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Funding plan could help Jersey fishermen post Brexit

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JERSEY has made a commitment to help fund the provision of a specialist border inspection post in Normandy which could be needed by fishermen post-Brexit, one of the region’s senior politicians has said.

[left to right] Hervé Morin, President of the Region of Normandy, James Dent, Chairman of the Policy of Finance Committee of the States of Alderney, Bernard Cauvain, President of the Cité de la Mer in Cherbourg, Marc Lefèvre, President of the Conseil Départemental of La Manche, Anne-Marie Cousin, Vice-President of the Region of Normandy, Jean Marc Julienne, Chairman of the Maison de Normandie et de la Manche, Deputy Jonathan Le Tocq, member of the Policy and Resources Committee with responsibility for external affairs in Guernsey; External Relations Minister Ian Gorst. Picture: Government of Jersey (26004555)

Marc Lefèvre, president of the Departmental Council of La Manche, made the announcement to French media following an annual summit between the region and the Channel Islands in Cherbourg on Friday.

Currently, Jersey fishermen land between 70% and 80% of their catch in Normandy ports, such as Granville, for sale on the French market.

However, this could become unviable post-Brexit, if the correct legislation and infrastructure cannot be put in place.

Speaking to radio station France Bleu, Mr Lefèvre also expressed his wish to maintain the Granville Bay Treaty which allows certain Normandy, Brittany and Jersey-registered fishing vessels to work in each other’s waters.

‘The positive point of this meeting is to hear from the politicians of Guernsey and Jersey willingness to ensure that things do not change,’ Mr Lefèvre said.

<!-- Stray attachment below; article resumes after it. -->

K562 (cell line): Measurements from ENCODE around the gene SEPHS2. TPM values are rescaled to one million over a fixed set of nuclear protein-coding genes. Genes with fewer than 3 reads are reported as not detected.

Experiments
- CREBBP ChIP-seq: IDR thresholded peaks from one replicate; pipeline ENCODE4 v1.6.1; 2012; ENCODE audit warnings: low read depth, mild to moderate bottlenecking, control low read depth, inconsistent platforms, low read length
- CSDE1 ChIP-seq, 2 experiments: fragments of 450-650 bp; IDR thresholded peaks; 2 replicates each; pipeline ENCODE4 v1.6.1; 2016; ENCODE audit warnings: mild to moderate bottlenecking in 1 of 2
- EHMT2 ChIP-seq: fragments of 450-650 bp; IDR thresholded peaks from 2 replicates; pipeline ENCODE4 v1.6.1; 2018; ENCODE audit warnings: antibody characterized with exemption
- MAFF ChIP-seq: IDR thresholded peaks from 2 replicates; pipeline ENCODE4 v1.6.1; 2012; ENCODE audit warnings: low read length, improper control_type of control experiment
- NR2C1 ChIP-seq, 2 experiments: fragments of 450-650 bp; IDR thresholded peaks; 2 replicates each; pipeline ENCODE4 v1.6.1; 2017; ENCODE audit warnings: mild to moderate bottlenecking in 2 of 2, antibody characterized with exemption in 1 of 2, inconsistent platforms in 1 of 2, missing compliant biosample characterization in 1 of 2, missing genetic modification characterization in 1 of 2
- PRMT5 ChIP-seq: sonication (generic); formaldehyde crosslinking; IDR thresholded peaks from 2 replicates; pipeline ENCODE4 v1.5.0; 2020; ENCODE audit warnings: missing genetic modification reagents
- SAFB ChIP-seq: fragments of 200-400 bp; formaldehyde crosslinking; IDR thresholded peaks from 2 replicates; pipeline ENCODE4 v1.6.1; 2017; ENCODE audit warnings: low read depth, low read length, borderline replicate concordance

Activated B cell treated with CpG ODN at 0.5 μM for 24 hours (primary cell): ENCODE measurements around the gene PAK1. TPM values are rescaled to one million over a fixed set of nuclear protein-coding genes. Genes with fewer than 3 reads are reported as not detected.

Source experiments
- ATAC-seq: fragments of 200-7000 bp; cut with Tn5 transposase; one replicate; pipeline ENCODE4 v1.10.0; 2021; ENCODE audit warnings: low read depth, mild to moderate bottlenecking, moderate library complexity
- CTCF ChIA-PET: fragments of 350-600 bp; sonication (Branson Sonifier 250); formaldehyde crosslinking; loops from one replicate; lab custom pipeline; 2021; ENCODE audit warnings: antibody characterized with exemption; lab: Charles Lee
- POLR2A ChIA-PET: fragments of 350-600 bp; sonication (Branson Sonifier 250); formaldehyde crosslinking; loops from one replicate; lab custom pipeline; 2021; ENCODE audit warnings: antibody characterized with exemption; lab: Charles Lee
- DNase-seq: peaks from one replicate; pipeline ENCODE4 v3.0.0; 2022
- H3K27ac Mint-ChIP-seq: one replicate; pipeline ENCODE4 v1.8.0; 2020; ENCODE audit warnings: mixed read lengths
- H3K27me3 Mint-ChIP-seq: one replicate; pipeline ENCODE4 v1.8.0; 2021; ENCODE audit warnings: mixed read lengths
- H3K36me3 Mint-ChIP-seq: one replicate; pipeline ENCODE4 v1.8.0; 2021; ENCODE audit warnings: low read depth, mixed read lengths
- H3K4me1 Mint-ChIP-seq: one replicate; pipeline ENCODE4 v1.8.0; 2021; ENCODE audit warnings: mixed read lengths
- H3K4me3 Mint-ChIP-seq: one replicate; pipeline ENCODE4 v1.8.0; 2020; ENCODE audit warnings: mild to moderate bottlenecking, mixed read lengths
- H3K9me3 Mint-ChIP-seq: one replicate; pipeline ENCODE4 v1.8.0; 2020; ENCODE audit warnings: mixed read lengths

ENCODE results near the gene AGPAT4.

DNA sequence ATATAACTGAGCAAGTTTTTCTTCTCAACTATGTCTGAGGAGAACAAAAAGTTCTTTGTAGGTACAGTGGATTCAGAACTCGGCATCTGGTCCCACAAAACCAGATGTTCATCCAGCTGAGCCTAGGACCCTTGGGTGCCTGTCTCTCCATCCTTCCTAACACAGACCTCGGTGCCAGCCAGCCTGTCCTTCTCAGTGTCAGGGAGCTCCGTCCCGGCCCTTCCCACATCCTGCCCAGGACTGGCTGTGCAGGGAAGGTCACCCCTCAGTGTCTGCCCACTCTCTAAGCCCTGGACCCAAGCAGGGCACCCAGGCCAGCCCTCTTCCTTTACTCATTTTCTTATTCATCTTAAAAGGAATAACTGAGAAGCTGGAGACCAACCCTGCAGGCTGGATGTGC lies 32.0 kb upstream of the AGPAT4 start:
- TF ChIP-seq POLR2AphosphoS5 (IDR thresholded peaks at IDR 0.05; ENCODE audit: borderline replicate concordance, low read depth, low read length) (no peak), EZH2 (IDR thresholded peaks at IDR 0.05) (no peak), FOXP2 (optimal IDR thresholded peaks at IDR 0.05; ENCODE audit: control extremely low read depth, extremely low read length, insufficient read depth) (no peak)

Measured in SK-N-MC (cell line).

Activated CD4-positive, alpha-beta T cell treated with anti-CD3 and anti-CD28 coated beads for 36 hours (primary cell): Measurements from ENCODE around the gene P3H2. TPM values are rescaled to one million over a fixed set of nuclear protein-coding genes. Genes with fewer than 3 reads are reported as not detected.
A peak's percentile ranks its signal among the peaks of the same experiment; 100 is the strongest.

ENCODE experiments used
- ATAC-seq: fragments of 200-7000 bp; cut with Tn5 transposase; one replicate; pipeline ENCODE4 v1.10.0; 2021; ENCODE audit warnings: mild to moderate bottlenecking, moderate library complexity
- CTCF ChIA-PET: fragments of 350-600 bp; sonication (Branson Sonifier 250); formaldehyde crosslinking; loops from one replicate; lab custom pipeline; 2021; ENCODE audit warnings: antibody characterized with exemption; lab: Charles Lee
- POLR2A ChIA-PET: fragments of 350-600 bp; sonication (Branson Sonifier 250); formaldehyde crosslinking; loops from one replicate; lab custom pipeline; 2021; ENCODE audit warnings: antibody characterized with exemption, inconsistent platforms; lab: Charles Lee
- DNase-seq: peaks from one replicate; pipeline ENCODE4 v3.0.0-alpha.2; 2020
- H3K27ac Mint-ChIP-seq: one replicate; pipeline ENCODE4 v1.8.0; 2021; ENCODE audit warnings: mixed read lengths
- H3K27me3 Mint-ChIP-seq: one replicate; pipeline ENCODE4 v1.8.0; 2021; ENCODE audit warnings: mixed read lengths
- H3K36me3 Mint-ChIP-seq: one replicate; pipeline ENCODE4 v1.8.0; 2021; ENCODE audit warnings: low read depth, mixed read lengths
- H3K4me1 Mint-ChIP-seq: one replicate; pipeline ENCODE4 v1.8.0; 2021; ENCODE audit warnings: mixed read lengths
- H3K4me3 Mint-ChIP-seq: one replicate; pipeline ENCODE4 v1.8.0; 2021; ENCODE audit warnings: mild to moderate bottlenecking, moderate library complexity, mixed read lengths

‘It is that our fishermen can continue to benefit from access to territorial waters under the conditions that are set today and that Channel Island fishermen can continue to come to our ports.

‘For this last point, certain conditions will have to be specified, in particular the veterinary inspections. But already, Jersey has made a commitment to financially participate in the facilities.’

In a statement released by Jersey’s government yesterday, Mr Lefèvre said that he would begin talking to his country’s government, as well as those based in Brussels, in an effort to maintain the bilateral Granville Bay Treaty.

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External Relations Minster Ian Gorst – who attended the summit alongside his Guernsey counterpart Jonathan Le Tocq and Alderney counterpart James Dent – said that educational links, cultural initiatives and economic opportunities were also discussed.

‘We reviewed the progress of our co-operation over higher education, student exchanges, culture and environment – including marine renewable energy, tourism and other areas of our economies,’ Senator Gorst said. ‘I agreed with my Norman colleagues that the co-operation between Jersey and France under the Bay of Granville Agreement was an example of mutual benefits that can derive from working together. We agreed to continue discussions about this.

‘I welcome the Normandy regional authority’s commitment to smooth market access for Jersey fishermen and am happy to say we have agreed to support a project which will facilitate landings in Granville.’

The government press office were asked how much money had been budgeted for the provision of the specialist border inspection post but no response was received.

Ed Taylor

By Ed Taylor
Journalist

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